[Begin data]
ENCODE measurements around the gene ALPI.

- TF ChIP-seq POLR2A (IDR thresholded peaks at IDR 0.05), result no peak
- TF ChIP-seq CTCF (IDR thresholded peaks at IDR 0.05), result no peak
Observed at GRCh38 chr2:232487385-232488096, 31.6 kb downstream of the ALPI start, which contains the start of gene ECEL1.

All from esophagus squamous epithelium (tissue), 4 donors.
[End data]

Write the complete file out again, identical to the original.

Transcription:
ENCODE measurements around the gene ALPI.

- TF ChIP-seq POLR2A (IDR thresholded peaks at IDR 0.05), result no peak
- TF ChIP-seq CTCF (IDR thresholded peaks at IDR 0.05), result no peak
Observed at GRCh38 chr2:232487385-232488096, 31.6 kb downstream of the ALPI start, which contains the start of gene ECEL1.

All from esophagus squamous epithelium (tissue), 4 donors.